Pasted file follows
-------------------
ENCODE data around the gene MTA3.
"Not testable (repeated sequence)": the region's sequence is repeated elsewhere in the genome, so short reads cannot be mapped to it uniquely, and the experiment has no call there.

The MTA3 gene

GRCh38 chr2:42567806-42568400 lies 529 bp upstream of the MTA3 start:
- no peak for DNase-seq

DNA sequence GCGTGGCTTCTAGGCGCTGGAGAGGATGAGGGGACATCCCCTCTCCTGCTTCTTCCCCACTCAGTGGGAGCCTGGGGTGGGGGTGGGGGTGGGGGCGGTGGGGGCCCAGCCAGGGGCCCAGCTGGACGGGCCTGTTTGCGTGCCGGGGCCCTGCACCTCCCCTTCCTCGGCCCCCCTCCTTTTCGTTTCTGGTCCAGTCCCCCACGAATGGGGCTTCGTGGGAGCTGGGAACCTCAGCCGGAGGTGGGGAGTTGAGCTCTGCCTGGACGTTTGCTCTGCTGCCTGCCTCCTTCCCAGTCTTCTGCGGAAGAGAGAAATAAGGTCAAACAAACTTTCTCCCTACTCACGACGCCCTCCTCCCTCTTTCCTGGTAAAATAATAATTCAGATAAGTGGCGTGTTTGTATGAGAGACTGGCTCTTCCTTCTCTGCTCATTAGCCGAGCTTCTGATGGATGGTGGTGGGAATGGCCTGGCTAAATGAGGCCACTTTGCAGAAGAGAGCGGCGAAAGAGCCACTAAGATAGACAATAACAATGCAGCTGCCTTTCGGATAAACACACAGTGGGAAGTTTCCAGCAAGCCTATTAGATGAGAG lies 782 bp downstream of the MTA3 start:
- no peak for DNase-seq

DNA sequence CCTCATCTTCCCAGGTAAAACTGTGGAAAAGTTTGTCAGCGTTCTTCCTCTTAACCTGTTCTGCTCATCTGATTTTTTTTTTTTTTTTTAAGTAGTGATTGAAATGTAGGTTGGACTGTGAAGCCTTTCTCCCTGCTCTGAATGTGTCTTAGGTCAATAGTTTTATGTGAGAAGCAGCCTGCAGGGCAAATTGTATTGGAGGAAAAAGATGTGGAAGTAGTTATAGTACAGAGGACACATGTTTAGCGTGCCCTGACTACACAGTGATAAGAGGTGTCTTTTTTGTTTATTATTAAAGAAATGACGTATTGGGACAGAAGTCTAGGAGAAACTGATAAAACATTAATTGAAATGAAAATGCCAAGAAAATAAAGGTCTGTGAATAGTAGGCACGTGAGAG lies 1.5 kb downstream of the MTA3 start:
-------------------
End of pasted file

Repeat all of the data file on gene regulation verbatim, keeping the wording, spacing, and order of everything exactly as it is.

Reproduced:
ENCODE data around the gene MTA3.
"Not testable (repeated sequence)": the region's sequence is repeated elsewhere in the genome, so short reads cannot be mapped to it uniquely, and the experiment has no call there.

The MTA3 gene

GRCh38 chr2:42567806-42568400 lies 529 bp upstream of the MTA3 start:
- no peak for DNase-seq

DNA sequence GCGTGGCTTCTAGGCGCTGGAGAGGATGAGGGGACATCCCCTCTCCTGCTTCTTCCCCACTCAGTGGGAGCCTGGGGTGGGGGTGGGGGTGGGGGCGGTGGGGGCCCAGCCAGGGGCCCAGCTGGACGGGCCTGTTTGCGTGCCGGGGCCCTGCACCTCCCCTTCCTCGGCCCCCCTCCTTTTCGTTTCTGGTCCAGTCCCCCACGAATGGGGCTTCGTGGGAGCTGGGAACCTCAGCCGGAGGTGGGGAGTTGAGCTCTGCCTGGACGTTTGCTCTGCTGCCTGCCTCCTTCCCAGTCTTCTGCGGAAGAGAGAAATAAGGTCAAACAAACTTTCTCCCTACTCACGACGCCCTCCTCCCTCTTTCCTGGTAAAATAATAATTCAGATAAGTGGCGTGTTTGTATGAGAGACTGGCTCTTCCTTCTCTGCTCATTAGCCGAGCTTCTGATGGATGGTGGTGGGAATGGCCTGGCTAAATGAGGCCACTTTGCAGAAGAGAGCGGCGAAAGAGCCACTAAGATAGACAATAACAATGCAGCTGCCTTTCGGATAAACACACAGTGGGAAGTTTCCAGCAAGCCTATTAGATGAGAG lies 782 bp downstream of the MTA3 start:
- no peak for DNase-seq

DNA sequence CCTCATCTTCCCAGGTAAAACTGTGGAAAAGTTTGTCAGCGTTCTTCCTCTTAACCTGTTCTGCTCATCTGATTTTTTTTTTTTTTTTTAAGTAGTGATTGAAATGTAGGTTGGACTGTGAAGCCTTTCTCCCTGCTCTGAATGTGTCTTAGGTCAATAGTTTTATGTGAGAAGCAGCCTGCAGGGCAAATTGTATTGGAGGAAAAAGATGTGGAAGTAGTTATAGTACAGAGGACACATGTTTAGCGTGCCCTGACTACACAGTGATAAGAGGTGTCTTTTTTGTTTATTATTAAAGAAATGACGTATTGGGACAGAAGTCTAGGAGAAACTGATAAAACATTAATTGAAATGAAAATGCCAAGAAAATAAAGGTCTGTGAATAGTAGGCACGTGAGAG lies 1.5 kb downstream of the MTA3 start: